Steve Rubell was the more recognizable name: and his partner in business was Ian Schrager. After researching gay, black, traditional nightclubs, they decided to make a dilapidated old CBS studio where Captain Kangarooonce romped, into the disco generation’s celebrity baptismal.

Studio 54 was the place where you found throngs and mobs of stunning beautiful young men: Cartloads more than you might ever suspect could be found in a swarm.

Glitz and chintz made a spot for beauty and money to become a lifestyle passport. In six-weeks they put on a show where a balcony gave patrons with lorgnettes a chance to ogle Warhol, Jagger, Paul Newman, Sinatra, Liz, Liza, Liberace, Cher, Cary, Bianca, Truman, Halston, Barishnikov, Michael Jackson, and every name of the era in one hopped-up setting.

You put the best-looking man out front as the doorman, and you watched a happening happen.

Director Matt Tyrnauer puts together a Zeitgeist film to capture spirit, energy, and history, as a spot where glamour had its last stand. Movie stars, musician superstars, and ordinary beauty, cavorted together with freaks to pulsating lights, music, and—gulp, drugs.

There were floor shows like Las Vegas fantasies with performers who transcended their roles with the patrons.

It was America’s Fall of the Roman Empire: the god-awful punishment awaited, pestilence and plague on all your houses: AIDS. Rubell was the epitome of the age, a gay man in massive denial about his identity and living out his suicidal excesses until the roof caved in. He went in the first wave of incurable and shunned AIDS victims of the late 1980s.

His partner’s father was one of Meyer Lansky’s mouthpieces, though Ian Schrager knew nothing about it.

As if a fall from grace was ever possible without some satanic majesty, one of the biggest frequenters and closet queens of the age, the evil Roy Cohn became the attorney for the club (and later for Donald Trump). It underscores the tale and takes it into the realm of hallucinogenic socio-political shock. No liquor license? Arrested? Schrager and Rubell called Cohn.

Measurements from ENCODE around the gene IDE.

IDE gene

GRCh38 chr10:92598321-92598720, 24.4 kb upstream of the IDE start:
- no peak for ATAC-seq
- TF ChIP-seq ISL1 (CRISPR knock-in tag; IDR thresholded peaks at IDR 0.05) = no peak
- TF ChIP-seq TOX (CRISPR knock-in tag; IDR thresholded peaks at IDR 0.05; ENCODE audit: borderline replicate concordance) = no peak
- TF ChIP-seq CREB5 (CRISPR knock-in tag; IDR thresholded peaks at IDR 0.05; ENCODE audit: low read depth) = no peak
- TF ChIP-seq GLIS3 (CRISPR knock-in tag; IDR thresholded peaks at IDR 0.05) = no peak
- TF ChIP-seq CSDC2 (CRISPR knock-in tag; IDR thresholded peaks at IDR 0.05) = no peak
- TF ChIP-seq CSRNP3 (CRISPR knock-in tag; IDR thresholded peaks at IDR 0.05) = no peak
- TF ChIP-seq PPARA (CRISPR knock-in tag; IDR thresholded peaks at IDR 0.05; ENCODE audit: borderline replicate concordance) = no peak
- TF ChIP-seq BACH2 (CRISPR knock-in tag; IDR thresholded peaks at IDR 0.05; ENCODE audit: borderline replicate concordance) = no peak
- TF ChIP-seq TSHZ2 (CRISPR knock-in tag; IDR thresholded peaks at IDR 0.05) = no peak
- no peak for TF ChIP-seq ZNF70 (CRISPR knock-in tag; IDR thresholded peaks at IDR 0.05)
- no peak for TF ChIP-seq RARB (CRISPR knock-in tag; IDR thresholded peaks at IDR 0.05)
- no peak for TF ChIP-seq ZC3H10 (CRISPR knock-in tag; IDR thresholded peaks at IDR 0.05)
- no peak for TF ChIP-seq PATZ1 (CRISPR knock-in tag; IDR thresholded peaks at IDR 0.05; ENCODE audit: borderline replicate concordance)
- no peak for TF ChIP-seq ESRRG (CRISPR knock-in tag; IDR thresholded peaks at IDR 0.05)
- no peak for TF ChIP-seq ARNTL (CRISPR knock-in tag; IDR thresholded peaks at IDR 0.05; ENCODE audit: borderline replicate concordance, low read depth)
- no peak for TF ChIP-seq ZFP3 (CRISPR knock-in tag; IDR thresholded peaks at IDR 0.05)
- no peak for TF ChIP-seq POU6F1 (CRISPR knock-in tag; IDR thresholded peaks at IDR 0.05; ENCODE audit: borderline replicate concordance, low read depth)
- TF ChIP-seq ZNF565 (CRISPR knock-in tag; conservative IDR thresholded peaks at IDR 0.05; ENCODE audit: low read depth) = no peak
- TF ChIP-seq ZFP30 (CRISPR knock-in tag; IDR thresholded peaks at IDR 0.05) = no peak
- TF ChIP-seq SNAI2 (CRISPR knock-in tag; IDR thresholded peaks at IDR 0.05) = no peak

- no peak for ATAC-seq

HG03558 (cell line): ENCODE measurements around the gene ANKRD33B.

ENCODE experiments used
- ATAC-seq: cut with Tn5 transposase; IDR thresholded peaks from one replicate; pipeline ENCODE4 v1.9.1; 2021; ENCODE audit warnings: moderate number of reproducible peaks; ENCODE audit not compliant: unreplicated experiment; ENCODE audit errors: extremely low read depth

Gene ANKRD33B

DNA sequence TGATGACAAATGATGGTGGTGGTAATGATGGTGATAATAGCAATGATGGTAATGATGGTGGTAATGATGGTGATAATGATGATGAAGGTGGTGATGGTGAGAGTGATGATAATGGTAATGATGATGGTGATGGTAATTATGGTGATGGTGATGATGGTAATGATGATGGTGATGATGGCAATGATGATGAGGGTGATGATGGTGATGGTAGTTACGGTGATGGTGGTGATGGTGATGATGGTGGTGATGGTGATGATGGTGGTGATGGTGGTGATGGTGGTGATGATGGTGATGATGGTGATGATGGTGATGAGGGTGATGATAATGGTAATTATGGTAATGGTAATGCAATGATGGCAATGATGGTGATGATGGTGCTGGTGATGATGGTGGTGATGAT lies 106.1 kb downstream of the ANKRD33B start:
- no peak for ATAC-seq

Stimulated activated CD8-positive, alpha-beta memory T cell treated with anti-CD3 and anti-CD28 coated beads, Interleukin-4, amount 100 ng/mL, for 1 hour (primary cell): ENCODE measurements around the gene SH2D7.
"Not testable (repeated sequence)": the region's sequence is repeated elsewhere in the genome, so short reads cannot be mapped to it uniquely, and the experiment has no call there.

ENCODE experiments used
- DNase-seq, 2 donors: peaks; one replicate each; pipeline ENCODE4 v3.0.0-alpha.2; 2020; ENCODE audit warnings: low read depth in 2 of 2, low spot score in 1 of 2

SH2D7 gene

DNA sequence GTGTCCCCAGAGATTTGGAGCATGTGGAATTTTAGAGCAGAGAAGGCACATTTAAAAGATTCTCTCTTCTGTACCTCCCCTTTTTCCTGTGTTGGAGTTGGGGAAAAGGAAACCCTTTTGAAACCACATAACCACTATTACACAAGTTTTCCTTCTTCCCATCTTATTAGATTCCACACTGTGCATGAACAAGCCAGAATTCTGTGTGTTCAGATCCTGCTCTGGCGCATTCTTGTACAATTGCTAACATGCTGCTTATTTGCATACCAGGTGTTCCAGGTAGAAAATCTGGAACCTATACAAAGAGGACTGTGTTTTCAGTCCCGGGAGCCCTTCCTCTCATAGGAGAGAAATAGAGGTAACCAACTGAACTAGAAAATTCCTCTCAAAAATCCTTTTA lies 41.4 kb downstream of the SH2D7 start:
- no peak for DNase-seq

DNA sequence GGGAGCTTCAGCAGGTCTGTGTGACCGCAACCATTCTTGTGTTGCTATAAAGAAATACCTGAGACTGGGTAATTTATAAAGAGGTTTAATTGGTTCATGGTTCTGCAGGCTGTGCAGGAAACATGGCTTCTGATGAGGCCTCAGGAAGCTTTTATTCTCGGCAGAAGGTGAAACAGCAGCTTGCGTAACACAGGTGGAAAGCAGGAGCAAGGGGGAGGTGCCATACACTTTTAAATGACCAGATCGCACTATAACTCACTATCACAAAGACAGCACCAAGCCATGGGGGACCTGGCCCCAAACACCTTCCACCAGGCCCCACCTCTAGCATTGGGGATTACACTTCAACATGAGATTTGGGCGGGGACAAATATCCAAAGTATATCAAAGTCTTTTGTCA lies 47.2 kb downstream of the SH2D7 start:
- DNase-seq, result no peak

Downfalls are good for the soul and bad for the soulless.

 

 

 

Alms for the Rich! Trump Begs for $$

DATELINE: White Wash at the White House

 Defending the Indefensible?

All past Republican donors are now being asked by the Trump Defense Team to donate money to prevent impeachment. Yes, I have received a request, having made the horrid mistake of donating to Trump’s election by buying Trump Coffee Mug.

Yes, he sees this as a political campaign. Are there election laws for this kind of slime-ball request? It may not fall under Election laws.

Trump is calling this a “WITCH HUNT,” and asking previous donors (like me) to give money to defend his indefensible behavior. He has no idea what he has done, and he is not interested in facing his corrupt behavior. His supporters are of the same mind: like Lindsay “blackmail victim” Graham who now says that it’s an inconsequential phone call to a foreign leader to interfere in an American election. It is not a problem for these “patriots” to ask a foreign government to smear a candidate for the office of President.